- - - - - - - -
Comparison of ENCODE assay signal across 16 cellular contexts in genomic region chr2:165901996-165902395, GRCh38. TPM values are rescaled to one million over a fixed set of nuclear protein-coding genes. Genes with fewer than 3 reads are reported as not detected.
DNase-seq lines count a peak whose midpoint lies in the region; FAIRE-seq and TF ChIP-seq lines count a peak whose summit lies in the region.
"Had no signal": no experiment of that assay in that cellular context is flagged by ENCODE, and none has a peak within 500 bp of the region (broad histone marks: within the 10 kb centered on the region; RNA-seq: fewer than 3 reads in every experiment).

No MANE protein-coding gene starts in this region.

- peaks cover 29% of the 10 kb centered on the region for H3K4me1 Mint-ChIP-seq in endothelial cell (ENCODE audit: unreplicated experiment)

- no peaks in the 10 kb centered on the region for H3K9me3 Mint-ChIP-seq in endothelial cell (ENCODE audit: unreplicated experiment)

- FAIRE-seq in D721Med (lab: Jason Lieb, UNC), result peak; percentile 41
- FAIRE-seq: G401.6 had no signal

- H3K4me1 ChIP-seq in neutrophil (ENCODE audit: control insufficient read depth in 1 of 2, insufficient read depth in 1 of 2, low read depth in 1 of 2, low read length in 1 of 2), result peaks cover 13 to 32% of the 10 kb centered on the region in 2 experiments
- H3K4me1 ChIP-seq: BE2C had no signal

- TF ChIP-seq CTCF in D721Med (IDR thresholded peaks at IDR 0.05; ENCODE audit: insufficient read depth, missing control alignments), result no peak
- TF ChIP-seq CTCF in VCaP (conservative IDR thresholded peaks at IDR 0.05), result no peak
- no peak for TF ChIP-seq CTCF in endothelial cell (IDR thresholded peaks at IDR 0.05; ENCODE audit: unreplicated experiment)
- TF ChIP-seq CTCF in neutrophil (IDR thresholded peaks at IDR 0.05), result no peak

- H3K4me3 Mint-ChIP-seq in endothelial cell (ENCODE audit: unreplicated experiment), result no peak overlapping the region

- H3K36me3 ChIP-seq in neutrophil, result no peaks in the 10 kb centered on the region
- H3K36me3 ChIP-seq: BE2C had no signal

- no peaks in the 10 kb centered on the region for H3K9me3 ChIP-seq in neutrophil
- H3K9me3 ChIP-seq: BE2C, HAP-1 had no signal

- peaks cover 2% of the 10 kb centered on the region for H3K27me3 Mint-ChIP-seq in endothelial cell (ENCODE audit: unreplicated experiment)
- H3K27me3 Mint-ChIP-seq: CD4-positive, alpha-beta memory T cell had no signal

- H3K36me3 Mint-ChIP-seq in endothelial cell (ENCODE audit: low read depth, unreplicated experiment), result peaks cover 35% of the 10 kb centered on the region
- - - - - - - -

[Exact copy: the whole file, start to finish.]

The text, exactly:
Comparison of ENCODE assay signal across 16 cellular contexts in genomic region chr2:165901996-165902395, GRCh38. TPM values are rescaled to one million over a fixed set of nuclear protein-coding genes. Genes with fewer than 3 reads are reported as not detected.
DNase-seq lines count a peak whose midpoint lies in the region; FAIRE-seq and TF ChIP-seq lines count a peak whose summit lies in the region.
"Had no signal": no experiment of that assay in that cellular context is flagged by ENCODE, and none has a peak within 500 bp of the region (broad histone marks: within the 10 kb centered on the region; RNA-seq: fewer than 3 reads in every experiment).

No MANE protein-coding gene starts in this region.

- peaks cover 29% of the 10 kb centered on the region for H3K4me1 Mint-ChIP-seq in endothelial cell (ENCODE audit: unreplicated experiment)

- no peaks in the 10 kb centered on the region for H3K9me3 Mint-ChIP-seq in endothelial cell (ENCODE audit: unreplicated experiment)

- FAIRE-seq in D721Med (lab: Jason Lieb, UNC), result peak; percentile 41
- FAIRE-seq: G401.6 had no signal

- H3K4me1 ChIP-seq in neutrophil (ENCODE audit: control insufficient read depth in 1 of 2, insufficient read depth in 1 of 2, low read depth in 1 of 2, low read length in 1 of 2), result peaks cover 13 to 32% of the 10 kb centered on the region in 2 experiments
- H3K4me1 ChIP-seq: BE2C had no signal

- TF ChIP-seq CTCF in D721Med (IDR thresholded peaks at IDR 0.05; ENCODE audit: insufficient read depth, missing control alignments), result no peak
- TF ChIP-seq CTCF in VCaP (conservative IDR thresholded peaks at IDR 0.05), result no peak
- no peak for TF ChIP-seq CTCF in endothelial cell (IDR thresholded peaks at IDR 0.05; ENCODE audit: unreplicated experiment)
- TF ChIP-seq CTCF in neutrophil (IDR thresholded peaks at IDR 0.05), result no peak

- H3K4me3 Mint-ChIP-seq in endothelial cell (ENCODE audit: unreplicated experiment), result no peak overlapping the region

- H3K36me3 ChIP-seq in neutrophil, result no peaks in the 10 kb centered on the region
- H3K36me3 ChIP-seq: BE2C had no signal

- no peaks in the 10 kb centered on the region for H3K9me3 ChIP-seq in neutrophil
- H3K9me3 ChIP-seq: BE2C, HAP-1 had no signal

- peaks cover 2% of the 10 kb centered on the region for H3K27me3 Mint-ChIP-seq in endothelial cell (ENCODE audit: unreplicated experiment)
- H3K27me3 Mint-ChIP-seq: CD4-positive, alpha-beta memory T cell had no signal

- H3K36me3 Mint-ChIP-seq in endothelial cell (ENCODE audit: low read depth, unreplicated experiment), result peaks cover 35% of the 10 kb centered on the region